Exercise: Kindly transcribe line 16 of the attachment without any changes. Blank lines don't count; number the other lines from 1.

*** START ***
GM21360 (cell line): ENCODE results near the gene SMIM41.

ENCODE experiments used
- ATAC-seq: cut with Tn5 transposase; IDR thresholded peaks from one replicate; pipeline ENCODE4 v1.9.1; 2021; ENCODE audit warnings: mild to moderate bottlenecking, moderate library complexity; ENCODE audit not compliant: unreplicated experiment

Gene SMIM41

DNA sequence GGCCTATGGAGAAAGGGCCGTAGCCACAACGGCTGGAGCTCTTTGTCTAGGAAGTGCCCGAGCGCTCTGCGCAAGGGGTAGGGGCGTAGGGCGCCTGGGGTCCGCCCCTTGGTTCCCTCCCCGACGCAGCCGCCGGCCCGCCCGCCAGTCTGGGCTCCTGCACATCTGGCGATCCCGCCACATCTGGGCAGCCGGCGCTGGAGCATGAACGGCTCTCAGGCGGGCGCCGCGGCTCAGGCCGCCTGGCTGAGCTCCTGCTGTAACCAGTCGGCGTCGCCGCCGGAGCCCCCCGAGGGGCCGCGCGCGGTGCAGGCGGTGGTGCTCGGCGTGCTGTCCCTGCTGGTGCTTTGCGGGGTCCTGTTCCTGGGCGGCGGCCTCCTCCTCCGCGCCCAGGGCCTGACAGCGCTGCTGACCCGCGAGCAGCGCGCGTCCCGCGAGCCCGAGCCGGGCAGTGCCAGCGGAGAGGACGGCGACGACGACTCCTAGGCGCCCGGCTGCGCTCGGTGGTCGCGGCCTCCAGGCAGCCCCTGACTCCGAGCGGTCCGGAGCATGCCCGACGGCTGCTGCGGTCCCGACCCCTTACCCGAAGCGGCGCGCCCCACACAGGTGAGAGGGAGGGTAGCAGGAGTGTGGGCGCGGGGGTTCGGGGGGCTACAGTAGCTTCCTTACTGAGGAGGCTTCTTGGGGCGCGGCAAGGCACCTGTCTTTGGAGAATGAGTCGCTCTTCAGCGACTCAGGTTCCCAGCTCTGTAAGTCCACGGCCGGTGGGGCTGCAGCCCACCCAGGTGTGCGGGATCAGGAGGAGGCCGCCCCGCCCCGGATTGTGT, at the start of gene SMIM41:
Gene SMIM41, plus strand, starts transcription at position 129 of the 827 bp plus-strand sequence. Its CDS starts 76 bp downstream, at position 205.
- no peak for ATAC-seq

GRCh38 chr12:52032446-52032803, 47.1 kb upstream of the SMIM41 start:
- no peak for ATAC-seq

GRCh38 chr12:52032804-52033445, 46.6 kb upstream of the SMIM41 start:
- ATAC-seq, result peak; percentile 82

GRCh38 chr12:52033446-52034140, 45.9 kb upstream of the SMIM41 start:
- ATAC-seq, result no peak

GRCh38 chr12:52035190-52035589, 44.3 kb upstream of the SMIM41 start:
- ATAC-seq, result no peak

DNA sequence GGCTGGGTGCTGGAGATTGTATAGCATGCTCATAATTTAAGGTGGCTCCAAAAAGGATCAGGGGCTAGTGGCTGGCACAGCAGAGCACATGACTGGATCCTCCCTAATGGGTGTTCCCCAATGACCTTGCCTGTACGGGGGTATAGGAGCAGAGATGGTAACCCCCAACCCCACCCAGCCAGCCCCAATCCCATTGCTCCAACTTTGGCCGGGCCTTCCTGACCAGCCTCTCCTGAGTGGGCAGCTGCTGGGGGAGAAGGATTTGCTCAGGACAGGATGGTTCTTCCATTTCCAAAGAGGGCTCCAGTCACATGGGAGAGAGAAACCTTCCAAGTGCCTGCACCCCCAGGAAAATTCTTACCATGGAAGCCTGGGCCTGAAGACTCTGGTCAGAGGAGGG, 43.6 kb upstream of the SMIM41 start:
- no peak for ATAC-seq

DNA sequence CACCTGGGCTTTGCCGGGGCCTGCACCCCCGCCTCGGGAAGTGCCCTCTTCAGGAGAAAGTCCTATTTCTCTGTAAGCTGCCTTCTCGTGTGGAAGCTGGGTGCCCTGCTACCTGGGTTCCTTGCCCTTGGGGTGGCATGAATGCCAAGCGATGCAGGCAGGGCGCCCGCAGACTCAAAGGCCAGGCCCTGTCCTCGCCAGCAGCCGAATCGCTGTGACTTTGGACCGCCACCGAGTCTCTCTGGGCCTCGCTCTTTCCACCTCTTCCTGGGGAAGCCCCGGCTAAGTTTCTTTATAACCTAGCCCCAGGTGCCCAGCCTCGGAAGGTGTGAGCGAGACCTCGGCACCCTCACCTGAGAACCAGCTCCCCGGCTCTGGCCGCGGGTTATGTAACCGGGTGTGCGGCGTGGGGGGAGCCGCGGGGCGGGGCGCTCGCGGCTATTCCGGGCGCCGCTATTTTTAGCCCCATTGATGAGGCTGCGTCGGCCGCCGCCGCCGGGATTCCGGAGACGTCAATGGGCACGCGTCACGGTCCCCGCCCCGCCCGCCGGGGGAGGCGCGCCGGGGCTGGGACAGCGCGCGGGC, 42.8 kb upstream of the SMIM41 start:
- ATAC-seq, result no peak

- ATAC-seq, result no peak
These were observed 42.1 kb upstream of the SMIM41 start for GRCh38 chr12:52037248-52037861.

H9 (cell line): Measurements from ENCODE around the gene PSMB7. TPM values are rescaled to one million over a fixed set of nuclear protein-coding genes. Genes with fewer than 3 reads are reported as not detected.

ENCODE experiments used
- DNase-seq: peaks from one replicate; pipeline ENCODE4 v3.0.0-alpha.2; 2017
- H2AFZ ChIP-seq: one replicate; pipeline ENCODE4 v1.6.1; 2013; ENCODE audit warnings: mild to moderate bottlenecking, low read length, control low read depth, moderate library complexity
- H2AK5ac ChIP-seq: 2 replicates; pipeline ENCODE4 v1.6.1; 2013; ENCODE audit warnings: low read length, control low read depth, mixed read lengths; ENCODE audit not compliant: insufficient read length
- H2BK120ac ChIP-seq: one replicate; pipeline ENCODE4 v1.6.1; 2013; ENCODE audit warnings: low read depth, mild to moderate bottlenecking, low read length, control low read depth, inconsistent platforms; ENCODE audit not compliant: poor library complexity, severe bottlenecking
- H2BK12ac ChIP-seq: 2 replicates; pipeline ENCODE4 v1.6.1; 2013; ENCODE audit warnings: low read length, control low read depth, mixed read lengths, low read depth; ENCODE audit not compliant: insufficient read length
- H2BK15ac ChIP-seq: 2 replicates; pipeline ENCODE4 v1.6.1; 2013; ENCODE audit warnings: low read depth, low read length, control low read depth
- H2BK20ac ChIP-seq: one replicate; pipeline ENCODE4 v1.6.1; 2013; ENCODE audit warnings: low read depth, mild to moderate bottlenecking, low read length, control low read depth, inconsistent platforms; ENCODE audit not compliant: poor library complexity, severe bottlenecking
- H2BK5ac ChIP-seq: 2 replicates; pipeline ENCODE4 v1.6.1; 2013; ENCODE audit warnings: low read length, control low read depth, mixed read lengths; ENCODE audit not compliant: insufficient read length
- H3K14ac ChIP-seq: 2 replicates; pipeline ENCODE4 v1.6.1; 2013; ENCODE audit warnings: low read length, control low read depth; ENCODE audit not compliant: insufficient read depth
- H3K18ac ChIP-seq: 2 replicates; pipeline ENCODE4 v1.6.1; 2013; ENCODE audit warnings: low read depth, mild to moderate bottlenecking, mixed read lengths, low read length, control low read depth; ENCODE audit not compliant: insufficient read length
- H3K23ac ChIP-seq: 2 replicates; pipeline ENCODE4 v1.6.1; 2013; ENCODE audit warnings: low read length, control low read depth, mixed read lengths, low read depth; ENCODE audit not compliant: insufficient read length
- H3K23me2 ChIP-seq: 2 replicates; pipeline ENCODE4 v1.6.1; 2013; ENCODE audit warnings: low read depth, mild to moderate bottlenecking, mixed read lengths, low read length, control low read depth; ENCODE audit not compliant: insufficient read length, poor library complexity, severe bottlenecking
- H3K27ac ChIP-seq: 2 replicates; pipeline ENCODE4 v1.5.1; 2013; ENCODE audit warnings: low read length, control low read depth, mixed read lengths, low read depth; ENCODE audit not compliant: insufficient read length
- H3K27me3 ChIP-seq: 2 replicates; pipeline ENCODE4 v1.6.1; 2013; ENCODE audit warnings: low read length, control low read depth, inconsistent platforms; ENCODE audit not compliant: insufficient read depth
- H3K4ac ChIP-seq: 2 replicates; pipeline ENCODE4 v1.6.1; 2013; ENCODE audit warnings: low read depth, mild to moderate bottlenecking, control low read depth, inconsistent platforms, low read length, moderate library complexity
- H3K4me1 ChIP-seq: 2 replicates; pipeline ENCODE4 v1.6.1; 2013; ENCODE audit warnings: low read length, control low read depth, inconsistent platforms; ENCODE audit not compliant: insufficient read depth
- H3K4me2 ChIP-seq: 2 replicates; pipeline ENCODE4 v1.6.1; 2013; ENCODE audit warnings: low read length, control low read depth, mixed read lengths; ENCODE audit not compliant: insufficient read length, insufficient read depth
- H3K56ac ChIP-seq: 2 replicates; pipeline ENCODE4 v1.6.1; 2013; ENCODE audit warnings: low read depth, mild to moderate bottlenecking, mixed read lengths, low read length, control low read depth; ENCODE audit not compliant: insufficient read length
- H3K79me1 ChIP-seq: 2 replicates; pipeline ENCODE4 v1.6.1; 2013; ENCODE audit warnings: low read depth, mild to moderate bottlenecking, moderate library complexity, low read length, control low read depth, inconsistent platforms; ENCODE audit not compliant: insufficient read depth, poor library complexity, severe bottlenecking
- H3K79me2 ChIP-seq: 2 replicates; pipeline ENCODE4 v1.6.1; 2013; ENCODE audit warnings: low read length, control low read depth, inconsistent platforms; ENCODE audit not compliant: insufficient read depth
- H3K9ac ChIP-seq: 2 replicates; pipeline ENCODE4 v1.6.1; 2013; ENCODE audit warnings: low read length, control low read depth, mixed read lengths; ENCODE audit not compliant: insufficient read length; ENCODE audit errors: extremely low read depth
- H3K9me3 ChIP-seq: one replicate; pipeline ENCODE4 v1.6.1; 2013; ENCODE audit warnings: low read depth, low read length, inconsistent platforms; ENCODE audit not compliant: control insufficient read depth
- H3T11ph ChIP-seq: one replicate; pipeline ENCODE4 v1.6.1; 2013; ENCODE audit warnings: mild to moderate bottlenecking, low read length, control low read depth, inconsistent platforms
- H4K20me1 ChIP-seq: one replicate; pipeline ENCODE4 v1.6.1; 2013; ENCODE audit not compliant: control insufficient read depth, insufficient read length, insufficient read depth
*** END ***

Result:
DNA sequence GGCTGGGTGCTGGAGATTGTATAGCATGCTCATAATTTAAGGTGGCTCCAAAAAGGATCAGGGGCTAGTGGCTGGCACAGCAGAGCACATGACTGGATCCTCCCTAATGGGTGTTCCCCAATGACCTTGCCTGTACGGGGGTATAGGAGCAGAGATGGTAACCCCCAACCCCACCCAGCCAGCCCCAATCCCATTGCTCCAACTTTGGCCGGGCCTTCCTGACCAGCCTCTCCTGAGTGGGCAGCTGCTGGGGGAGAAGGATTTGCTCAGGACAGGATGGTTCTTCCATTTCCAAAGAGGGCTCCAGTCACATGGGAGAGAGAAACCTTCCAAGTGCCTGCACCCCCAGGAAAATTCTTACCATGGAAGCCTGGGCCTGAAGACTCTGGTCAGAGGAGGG, 43.6 kb upstream of the SMIM41 start: